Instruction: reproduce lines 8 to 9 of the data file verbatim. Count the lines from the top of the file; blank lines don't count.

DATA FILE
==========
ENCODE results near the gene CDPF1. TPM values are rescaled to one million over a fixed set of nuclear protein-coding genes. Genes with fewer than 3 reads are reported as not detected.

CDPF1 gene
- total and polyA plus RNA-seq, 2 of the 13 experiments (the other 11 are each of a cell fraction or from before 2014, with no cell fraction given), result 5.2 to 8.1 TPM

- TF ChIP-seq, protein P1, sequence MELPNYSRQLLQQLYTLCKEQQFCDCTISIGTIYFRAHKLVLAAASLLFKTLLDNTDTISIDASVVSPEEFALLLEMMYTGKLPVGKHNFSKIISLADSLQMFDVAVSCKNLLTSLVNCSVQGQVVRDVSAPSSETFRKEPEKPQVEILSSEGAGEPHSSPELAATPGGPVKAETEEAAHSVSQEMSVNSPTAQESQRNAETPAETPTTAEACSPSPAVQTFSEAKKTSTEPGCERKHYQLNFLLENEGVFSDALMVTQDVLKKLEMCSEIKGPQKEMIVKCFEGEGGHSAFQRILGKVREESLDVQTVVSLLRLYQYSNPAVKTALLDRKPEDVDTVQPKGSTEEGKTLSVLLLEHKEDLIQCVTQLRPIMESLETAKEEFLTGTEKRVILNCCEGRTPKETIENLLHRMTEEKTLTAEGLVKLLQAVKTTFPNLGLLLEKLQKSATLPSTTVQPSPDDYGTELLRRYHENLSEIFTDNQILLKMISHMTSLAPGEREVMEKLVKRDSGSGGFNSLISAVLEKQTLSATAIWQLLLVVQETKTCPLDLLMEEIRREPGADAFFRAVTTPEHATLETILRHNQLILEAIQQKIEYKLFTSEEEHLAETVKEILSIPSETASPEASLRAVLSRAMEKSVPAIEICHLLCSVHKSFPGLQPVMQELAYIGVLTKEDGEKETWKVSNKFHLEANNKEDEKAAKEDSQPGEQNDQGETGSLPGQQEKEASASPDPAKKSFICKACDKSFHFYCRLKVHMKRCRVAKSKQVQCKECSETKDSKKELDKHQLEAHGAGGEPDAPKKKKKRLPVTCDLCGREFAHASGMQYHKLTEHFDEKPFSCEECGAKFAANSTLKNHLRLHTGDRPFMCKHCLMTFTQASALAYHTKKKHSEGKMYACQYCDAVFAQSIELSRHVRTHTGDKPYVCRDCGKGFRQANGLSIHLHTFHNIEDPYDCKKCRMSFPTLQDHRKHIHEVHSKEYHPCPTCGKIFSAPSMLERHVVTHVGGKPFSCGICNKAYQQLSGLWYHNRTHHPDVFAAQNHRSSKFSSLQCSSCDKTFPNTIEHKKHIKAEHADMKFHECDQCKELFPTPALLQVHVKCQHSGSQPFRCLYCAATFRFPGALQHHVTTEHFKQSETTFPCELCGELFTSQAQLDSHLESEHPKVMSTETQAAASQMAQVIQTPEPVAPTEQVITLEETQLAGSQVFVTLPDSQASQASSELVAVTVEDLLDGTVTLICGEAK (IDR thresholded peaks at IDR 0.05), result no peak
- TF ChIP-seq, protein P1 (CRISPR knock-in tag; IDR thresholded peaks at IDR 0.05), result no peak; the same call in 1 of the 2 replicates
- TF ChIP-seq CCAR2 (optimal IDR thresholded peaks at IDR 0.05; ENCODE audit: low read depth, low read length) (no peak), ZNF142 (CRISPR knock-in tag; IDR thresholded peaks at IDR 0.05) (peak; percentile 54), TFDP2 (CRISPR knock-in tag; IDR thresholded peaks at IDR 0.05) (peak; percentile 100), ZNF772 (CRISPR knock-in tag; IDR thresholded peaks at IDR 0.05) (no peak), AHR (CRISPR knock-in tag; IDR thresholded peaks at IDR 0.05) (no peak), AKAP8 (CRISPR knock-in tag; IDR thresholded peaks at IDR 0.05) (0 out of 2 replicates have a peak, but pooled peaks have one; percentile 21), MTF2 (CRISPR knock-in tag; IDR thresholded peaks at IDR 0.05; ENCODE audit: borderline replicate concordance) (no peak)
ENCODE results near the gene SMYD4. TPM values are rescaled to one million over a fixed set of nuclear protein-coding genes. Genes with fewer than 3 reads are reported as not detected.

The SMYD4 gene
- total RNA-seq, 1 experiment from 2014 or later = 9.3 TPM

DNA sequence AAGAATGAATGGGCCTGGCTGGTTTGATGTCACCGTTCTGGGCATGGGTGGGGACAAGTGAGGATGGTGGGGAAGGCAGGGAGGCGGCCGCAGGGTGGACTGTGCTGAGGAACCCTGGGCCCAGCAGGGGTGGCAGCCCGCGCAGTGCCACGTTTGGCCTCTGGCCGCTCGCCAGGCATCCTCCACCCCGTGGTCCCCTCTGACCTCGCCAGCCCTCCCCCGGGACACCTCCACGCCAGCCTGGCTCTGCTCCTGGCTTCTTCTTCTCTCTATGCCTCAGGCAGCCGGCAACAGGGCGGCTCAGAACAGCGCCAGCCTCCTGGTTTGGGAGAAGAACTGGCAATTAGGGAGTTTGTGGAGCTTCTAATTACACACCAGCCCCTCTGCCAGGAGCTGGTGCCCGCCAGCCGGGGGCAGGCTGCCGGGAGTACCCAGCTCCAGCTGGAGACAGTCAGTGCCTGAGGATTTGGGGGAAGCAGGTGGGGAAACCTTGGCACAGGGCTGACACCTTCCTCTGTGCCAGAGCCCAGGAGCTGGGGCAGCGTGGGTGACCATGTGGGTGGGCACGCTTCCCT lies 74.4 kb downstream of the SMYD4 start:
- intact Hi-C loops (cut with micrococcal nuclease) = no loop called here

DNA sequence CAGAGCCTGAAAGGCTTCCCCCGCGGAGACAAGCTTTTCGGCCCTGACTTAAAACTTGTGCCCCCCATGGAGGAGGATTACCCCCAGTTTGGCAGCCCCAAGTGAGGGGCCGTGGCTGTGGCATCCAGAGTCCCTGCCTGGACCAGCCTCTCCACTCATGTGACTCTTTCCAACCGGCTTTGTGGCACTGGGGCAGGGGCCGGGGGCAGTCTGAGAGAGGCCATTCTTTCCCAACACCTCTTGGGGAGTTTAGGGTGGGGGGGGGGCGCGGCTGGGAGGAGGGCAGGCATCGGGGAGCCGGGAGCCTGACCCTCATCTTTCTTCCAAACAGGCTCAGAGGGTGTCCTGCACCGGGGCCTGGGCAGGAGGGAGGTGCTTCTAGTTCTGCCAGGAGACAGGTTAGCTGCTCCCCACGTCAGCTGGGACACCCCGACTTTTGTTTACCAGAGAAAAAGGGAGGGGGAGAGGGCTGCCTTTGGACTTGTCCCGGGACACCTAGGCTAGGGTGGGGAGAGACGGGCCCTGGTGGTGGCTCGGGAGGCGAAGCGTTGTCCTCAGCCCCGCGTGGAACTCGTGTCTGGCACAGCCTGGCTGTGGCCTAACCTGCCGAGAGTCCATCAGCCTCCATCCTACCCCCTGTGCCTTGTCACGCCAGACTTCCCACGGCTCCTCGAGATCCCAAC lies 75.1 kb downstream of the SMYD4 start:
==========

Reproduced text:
The SMYD4 gene
- total RNA-seq, 1 experiment from 2014 or later = 9.3 TPM